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7 research projects awarded under marine science R&D programme

SINGAPORE — The National Research Foundation (NRF), a department within the Prime Minister’s Office, has shortlisted seven new research projects to jump-start a S$25 million programme, to address pertinent national challenges such as enhancing the resilience of Singapore’s coral reefs and understanding the cause of algae blooms, among other areas.

SINGAPORE — The National Research Foundation (NRF), a department within the Prime Minister’s Office, has shortlisted seven new research projects to jump-start a S$25 million programme, to address pertinent national challenges such as enhancing the resilience of Singapore’s coral reefs and understanding the cause of algae blooms, among other areas.

Apart from building up new knowledge, the national marine science research and development programme aims to develop a new generation of marine scientists and researchers, Deputy Prime Minister Teo Chee Hean said yesterday at the official opening of the St John’s Island National Marine Laboratory.

Among the seven awarded projects is one that will study how coral reefs in Singapore managed to survive while coping with stressors such as land reclamation due to the island’s urbanisation.

The study’s outcome will allow researchers to exploit these habitats’ utility as real-time biological monitors of environmental change.

In another project, researchers will study the viral composition of algal blooms, which are a growing problem in Singapore waters, often causing economic losses to industries such as fish farming and tourism.

The team will study how algal blooms rise and later decline in tropical waters, to hopefully develop tools for risk assessment of environmental conditions that lead to their growth.

Mr Teo, who is chairman of NRF, said: “As a low-lying island, global warming and the rise in sea levels and temperatures can pose challenges to (Singapore’s) marine ecosystems.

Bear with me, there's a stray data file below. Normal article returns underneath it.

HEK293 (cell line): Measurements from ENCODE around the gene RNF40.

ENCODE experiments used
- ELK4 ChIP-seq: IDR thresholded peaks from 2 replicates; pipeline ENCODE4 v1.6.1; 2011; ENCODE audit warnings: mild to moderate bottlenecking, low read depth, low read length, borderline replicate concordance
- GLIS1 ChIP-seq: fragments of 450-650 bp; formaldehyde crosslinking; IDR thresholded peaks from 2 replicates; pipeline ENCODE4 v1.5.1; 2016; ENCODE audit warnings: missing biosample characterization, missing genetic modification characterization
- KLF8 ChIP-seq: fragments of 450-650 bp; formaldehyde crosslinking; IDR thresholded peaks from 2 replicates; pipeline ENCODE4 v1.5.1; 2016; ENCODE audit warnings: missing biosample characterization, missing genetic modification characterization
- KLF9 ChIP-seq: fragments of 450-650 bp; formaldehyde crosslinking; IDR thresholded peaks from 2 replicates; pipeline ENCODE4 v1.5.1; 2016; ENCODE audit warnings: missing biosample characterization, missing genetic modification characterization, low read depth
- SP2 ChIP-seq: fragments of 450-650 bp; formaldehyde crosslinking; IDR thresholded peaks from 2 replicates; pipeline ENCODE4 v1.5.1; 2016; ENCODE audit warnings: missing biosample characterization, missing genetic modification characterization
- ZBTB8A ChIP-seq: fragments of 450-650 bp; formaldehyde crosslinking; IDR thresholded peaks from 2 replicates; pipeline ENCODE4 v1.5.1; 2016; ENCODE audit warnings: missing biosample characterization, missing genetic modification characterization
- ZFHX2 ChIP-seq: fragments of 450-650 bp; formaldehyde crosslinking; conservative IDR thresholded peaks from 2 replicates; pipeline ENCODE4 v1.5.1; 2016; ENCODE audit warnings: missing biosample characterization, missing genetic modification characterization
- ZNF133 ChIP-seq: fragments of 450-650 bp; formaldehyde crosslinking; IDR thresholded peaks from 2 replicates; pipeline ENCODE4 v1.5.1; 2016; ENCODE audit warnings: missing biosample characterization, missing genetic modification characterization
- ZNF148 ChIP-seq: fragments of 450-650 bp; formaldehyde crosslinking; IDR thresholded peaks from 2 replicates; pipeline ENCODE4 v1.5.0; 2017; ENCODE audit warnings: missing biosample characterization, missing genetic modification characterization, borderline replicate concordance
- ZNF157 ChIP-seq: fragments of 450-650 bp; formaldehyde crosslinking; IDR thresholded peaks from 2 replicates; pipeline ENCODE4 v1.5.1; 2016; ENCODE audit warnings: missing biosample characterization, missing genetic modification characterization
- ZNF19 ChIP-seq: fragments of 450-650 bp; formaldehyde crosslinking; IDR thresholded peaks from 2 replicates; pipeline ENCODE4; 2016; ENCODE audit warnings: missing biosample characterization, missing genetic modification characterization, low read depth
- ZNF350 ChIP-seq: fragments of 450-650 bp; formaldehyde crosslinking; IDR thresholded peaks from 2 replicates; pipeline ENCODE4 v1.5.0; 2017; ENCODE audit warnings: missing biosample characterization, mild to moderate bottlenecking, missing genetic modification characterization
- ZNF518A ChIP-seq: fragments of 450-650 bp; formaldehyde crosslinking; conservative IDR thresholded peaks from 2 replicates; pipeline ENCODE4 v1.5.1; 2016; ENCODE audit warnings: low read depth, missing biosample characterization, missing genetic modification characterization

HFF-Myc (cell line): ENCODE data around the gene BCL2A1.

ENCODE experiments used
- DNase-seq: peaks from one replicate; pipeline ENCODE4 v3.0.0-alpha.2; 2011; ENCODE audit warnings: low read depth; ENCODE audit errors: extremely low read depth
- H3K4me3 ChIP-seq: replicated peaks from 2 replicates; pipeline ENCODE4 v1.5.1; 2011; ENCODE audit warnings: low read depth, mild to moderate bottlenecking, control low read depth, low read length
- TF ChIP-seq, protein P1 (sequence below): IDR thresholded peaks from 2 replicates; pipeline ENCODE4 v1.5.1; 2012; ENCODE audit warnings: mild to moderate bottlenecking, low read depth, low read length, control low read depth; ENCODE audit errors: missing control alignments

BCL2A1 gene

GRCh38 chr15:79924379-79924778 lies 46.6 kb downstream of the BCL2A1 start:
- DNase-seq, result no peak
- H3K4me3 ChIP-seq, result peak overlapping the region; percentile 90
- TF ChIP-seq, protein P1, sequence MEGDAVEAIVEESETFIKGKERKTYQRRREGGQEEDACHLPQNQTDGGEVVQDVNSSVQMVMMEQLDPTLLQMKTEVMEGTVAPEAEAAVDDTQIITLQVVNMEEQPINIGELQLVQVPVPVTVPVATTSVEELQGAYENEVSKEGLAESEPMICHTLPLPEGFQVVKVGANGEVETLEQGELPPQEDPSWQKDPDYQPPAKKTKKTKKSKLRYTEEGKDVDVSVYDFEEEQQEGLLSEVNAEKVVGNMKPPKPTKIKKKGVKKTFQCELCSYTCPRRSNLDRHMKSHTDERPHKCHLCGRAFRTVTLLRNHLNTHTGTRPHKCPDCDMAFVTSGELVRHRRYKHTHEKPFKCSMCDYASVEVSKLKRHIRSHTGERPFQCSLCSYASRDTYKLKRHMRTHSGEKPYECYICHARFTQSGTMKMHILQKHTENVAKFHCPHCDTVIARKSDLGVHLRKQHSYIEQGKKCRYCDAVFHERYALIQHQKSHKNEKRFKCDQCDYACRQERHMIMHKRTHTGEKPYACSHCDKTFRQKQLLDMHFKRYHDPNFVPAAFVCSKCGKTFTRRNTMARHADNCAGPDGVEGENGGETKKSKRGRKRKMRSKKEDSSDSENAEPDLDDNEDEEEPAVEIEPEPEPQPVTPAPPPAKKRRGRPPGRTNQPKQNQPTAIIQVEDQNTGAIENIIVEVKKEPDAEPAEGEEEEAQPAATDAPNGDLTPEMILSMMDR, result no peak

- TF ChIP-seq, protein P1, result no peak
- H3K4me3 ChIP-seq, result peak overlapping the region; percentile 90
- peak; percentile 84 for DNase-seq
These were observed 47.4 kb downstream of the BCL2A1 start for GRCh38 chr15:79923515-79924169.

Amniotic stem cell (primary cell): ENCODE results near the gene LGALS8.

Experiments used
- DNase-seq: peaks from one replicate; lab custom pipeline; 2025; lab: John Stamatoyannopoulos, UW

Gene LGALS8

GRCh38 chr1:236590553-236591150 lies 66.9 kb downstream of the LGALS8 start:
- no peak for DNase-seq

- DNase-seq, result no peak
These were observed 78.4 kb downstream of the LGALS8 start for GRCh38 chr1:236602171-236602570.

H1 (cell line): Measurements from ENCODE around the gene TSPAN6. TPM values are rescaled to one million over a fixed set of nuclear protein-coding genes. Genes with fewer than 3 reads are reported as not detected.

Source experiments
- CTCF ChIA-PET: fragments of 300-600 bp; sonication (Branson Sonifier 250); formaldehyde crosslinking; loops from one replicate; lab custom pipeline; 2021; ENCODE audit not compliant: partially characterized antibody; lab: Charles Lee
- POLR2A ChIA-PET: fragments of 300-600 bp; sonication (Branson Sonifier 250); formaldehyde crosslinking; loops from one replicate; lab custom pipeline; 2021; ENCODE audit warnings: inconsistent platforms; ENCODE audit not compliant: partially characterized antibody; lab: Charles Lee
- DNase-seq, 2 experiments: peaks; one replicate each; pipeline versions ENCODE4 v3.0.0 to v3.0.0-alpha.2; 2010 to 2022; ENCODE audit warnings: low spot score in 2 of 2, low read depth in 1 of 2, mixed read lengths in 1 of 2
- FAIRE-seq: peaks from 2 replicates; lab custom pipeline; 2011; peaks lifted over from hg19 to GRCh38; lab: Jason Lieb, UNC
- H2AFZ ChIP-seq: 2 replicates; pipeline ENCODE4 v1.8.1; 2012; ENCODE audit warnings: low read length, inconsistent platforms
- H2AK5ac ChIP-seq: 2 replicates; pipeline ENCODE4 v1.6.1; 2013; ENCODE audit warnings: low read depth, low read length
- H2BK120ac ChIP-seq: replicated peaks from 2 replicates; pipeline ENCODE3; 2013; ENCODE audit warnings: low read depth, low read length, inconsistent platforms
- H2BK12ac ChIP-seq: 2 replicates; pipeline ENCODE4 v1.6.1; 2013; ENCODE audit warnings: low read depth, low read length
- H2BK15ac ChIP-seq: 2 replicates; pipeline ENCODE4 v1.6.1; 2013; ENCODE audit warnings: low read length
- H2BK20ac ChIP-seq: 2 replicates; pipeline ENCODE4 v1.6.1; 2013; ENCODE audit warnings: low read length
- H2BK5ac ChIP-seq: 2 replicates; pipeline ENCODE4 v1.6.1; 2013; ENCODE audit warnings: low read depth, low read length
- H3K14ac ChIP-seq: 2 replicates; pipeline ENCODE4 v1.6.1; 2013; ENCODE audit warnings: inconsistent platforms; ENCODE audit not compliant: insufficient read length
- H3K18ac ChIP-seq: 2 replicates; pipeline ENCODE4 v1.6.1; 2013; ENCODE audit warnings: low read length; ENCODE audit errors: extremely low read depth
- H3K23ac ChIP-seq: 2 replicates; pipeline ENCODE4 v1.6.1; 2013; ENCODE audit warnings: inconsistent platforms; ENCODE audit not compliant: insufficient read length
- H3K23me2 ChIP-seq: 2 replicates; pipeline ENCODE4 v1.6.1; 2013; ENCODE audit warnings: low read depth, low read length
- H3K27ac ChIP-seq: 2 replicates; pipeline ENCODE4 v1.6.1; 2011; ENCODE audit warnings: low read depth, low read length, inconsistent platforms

“The environmental health of our waters will affect our water supply, which is partly from desalination. It will also impact aquaculture, which provides a local food source. Therefore, it is important for Singapore to build up a good understanding of tropical marine science and our marine environment.”

The National University of Singapore (NUS) would manage this programme, but it is designed for different universities and research institutes to work together with public agencies and industry players to address common challenges, Mr Teo said.

Mr George Loh, NRF director of programmes, pointed out that stresses caused by heavy shipping, urbanisation and climate change affect the marine environment, and new knowledge discovered from research could be translated into effective solutions to ensure the environmental sustainability of Singapore’s coastal area.

The programme will look into four main fields: Marine ecosystems and biodiversity, environment impact and monitoring, coastal ecological engineering, and marine technology and platforms.

Professor Peter Ng, the programme director, said that the seven selected projects had gone through “very rigorous screening” by local and international scientists.

The call for projects was launched in October last year, and 30 white papers were received.

In opening the laboratory yesterday to complement marine research efforts, Mr Teo said that the facility may now be used by all researchers in Singapore and international partners.

First launched in 2002 as an NUS research facility, it will be upgraded with new equipment, while a skilled core team of scientists and technicians will train and guide new researchers in marine science.

The lab will also share research outcomes with the public through educational outreach and activities such as nature walks.

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